I wake up each year on March 15th with a clear minded sense of relief. After the intensity of the final throes of the fishing season, comes the reality that I can’t go fishing even if I want to (I could, of course, but kid myself that the exile isn’t partly self-imposed).
Instead I can indulge myself in Spring. Fresh growth and regeneration, daily arrivals from the south and departures to the north. I can keep a tab on the local adders and grass snakes and look out for familiar faces (or scale patterns). Best of all, I can sit on the steps with Sue and a morning cup of tea as our shoulders slump to the increasing warmth of the sun.
It’s all a bit disjointed this year, though. The snowfall of early March has been followed by a second wallop – with drifts burying cars on the hill behind us and golden plover and lapwing succombing to hunger when they should be fattening themselves ready for a return home.
The rivers have been all out of sorts. Heavy with rain or snowmelt, but salted from the roads when back within their banks. The usual end of season running water flurry found me instead fishing still waters, and yet the final week saw myself, Chris and Matt all catch our biggest perch ever. (The fishing warrants more extensive description at some point – either here or elsewhere).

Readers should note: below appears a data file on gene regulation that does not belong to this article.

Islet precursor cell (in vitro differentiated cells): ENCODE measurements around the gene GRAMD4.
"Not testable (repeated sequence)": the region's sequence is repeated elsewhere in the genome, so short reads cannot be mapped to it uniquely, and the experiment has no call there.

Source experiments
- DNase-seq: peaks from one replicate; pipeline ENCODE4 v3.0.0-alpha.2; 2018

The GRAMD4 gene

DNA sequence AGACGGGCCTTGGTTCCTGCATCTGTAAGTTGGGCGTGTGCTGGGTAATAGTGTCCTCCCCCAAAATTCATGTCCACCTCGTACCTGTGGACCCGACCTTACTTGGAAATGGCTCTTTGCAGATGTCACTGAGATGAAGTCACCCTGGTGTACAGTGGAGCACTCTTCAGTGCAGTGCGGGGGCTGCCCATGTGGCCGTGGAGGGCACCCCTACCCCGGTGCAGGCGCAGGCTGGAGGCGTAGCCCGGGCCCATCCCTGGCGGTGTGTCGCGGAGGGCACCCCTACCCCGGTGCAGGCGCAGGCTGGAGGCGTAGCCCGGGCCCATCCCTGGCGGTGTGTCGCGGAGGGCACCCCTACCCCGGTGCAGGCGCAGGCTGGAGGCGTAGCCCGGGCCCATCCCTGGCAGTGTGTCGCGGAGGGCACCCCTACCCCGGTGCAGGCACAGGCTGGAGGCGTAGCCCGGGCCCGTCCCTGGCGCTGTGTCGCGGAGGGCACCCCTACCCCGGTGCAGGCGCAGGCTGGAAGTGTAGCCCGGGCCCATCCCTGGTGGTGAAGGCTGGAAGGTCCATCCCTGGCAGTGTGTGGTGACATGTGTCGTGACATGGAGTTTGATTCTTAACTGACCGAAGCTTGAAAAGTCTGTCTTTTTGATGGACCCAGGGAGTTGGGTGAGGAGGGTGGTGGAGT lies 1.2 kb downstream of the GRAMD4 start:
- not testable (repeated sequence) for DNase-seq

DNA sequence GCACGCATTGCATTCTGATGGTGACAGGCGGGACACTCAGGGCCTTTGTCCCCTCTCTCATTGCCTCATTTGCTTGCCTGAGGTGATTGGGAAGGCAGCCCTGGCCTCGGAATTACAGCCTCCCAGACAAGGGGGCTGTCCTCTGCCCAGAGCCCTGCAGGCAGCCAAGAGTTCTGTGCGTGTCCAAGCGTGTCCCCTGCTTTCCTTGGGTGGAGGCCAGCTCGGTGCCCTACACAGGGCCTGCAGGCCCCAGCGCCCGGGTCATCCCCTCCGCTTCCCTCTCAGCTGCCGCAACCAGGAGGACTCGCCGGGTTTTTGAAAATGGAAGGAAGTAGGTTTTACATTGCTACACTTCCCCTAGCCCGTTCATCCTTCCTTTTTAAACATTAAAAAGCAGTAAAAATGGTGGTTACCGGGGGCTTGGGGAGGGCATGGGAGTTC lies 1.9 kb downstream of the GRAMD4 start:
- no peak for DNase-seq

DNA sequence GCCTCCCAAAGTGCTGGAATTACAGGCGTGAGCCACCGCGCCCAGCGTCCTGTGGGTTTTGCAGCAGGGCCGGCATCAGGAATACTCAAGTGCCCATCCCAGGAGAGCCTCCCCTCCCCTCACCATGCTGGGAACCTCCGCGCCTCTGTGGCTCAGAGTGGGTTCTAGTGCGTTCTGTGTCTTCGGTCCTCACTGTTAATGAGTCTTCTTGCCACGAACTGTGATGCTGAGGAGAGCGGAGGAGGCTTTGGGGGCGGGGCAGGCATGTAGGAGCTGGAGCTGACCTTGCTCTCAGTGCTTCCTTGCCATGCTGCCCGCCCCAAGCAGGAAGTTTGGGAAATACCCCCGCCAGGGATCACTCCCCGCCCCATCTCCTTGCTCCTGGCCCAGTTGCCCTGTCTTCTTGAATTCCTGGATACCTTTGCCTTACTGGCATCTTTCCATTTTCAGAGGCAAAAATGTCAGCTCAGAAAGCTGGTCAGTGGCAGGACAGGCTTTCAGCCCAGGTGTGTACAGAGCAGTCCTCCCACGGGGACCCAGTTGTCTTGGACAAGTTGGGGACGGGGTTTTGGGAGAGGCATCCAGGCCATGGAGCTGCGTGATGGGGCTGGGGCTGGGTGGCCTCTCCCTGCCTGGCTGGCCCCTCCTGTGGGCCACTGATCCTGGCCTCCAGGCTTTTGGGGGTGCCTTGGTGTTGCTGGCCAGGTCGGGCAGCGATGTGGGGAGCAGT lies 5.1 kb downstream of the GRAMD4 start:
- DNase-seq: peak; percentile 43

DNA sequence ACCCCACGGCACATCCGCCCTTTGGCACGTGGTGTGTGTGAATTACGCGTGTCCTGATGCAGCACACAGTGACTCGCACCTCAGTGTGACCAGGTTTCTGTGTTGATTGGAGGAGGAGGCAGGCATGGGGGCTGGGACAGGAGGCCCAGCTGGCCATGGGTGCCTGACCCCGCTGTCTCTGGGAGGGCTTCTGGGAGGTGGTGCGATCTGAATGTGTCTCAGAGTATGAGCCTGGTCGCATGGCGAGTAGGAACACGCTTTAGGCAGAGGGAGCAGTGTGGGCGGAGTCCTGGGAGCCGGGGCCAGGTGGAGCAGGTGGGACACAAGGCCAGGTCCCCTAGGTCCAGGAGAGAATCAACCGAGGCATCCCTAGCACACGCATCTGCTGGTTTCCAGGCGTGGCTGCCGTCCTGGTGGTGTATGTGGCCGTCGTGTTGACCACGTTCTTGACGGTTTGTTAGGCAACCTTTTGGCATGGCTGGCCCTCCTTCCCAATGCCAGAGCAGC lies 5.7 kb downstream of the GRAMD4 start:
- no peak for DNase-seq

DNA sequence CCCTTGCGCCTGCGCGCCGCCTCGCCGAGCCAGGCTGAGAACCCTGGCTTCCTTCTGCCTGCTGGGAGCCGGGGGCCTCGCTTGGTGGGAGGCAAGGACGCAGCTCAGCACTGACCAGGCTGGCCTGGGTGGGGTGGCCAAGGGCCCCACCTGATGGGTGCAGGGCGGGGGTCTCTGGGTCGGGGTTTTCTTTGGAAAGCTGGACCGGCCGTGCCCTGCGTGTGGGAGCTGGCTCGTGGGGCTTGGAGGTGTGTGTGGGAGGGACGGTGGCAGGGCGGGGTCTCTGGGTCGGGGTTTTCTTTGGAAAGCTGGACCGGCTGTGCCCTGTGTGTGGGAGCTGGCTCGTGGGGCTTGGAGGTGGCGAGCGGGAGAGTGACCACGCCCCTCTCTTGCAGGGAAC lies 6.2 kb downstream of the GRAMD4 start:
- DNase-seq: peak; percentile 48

Meanwhile, the snow kept us bound at home with the fire lit and the kettle warm. We sat and watched the world come to us, birds driven by hunger and forced to abandon their usual wariness. The blackbird left his song in the ash tree to guard an apple on the ground, only to be usurped by a fieldfare who had no intention to share.
Among the house sparrows hopped a reed bunting – utterly fearless and almost lost beneath my welly as I laid down another bed of bird-seed.
My cup of tea in the spring sun was forgone for black coffee and a huddle up against the hearth, but as we pass the equinox, so the season becomes more insistant. The mistle thrush has started again, and the crows have resumed their daily harrassment of the local buzzards.
Hopefully winter won’t bite too deeply onto spring, but at least now I have the time to absorb the impact.